Fueling Issues for a PWC
Serious accidents also can occur when fueling a personal watercraft (PWC). Spilled or leaked fuel can ignite and explode, especially in an enclosed space. PWC operators should pay particular attention to these fueling guidelines.
- Check the entire fuel system for leaks and inspect fuel system connections frequently. Engine vibrations and the pounding from operating on rough water can loosen connections.
- Avoid fuel spills when fueling in or near the water.
- Do not tip the PWC in order to fill it all the way up. The tank is designed to leave space for the fuel to expand. If the tank is overfilled, the fuel may expand and spill into the water.
- After fueling, open the door of the engine compartment and sniff to check for any evidence of gas fumes. Do this before starting the engine. If you do smell gas fumes, determine the source and make repairs immediately.
The Fuel Selector Switch on a PWC
This switch can help you avoid becoming stranded without fuel. In order to work effectively, the switch must be set in the correct position:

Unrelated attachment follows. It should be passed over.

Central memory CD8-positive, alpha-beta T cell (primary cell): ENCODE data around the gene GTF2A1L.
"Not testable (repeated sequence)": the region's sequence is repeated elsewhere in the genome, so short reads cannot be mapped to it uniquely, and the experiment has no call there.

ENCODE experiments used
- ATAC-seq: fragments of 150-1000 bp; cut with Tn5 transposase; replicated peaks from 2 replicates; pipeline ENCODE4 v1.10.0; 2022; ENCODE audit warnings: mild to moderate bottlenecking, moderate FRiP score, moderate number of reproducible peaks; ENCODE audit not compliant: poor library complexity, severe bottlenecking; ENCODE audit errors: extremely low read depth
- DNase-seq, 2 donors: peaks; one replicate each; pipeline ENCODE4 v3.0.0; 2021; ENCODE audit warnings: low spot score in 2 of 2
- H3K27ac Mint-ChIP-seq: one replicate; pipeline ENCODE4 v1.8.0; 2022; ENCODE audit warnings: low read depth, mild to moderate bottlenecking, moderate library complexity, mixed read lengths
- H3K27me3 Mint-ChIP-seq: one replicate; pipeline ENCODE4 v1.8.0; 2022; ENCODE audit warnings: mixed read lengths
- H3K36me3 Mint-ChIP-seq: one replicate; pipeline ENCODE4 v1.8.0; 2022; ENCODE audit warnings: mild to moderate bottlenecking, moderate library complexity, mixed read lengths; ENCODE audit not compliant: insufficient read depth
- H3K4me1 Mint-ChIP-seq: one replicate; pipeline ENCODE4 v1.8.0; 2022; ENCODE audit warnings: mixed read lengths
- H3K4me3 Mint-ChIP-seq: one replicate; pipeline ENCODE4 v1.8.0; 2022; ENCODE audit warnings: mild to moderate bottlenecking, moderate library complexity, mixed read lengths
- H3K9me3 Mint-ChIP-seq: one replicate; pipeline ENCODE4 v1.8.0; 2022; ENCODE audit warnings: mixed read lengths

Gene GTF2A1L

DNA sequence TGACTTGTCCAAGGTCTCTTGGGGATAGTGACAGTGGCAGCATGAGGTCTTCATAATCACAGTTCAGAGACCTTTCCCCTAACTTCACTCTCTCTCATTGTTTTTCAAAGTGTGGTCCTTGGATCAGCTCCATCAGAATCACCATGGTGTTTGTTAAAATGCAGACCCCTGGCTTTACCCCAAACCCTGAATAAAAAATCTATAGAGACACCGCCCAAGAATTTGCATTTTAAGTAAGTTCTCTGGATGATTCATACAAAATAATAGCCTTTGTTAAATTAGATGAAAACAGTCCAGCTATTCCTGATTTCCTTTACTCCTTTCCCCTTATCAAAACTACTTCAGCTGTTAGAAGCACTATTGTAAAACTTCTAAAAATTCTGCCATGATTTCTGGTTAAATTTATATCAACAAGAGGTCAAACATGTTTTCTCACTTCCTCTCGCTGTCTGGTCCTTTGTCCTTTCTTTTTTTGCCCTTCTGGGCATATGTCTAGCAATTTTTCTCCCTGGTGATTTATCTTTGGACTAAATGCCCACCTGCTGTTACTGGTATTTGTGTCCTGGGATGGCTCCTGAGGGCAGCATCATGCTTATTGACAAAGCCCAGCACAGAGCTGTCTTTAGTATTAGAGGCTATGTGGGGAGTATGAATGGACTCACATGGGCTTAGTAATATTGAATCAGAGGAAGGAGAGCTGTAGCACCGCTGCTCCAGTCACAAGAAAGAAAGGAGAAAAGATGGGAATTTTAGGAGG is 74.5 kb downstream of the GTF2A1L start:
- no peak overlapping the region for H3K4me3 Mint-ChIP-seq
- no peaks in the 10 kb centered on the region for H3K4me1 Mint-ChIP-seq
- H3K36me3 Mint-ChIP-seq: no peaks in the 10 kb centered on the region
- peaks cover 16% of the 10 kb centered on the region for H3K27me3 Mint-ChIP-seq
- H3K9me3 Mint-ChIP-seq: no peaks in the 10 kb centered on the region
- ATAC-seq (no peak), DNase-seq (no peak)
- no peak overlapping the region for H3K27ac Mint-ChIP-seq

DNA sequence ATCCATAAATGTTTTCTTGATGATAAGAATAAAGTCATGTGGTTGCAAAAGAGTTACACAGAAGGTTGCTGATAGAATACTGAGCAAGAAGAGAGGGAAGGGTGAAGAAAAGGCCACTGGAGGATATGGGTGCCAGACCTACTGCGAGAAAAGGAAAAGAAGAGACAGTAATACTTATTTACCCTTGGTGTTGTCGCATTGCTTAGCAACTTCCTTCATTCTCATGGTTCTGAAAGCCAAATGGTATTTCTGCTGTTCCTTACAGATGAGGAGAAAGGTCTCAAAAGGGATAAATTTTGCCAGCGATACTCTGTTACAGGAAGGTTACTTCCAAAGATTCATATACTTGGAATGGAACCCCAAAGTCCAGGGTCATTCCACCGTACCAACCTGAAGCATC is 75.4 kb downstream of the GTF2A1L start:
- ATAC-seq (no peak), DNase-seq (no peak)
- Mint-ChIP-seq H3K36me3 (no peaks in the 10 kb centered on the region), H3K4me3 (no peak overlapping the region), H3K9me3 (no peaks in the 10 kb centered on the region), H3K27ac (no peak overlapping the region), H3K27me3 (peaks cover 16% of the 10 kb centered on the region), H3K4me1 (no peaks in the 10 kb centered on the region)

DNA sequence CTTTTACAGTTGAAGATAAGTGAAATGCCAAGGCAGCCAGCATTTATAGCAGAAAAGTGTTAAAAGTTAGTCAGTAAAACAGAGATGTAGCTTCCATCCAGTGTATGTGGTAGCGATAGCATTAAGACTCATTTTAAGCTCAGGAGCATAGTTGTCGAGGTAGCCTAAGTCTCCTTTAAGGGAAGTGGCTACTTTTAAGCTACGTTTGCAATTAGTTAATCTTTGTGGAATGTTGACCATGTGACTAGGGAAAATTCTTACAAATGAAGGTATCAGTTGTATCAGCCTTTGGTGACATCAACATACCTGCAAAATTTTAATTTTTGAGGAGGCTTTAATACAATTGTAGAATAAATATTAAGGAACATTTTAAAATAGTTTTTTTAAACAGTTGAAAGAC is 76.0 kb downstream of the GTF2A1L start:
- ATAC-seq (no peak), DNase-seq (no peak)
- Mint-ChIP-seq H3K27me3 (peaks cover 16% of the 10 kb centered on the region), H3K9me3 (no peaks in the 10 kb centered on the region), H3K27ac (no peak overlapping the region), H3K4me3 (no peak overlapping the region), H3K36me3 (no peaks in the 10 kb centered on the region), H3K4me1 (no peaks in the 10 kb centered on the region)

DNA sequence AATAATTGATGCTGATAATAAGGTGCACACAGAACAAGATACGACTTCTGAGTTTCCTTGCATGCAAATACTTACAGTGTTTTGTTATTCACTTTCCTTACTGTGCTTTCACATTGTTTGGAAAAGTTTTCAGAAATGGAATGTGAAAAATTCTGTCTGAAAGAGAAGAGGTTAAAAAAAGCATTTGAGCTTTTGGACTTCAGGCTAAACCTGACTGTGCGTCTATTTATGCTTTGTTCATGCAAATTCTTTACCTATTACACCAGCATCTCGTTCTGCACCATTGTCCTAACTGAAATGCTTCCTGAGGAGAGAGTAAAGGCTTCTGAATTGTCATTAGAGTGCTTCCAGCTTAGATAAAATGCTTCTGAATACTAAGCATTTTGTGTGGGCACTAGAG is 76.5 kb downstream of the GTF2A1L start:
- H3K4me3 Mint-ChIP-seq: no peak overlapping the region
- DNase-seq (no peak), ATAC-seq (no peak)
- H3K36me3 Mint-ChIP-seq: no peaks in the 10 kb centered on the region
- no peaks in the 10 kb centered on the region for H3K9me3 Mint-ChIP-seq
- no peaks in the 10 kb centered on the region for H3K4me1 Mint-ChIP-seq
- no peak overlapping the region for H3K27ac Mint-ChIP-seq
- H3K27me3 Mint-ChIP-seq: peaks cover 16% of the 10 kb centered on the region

- The "Off" position should be used when the PWC's engine is turned off.
- The "On" position should be used while you are underway.
- The "Reserve" position should be used if you run out of fuel while underway. This will allow you to return to shore. Don't forget to switch back to the "On" position after refueling.
Allocating Fuel Reserves
Make sure you have enough fuel before casting off. Operating at two-thirds throttle instead of full throttle will conserve fuel. The following rule will help prevent running out of fuel:
- One-third to get out
- One-third to get back
- One-third in reserve for emergencies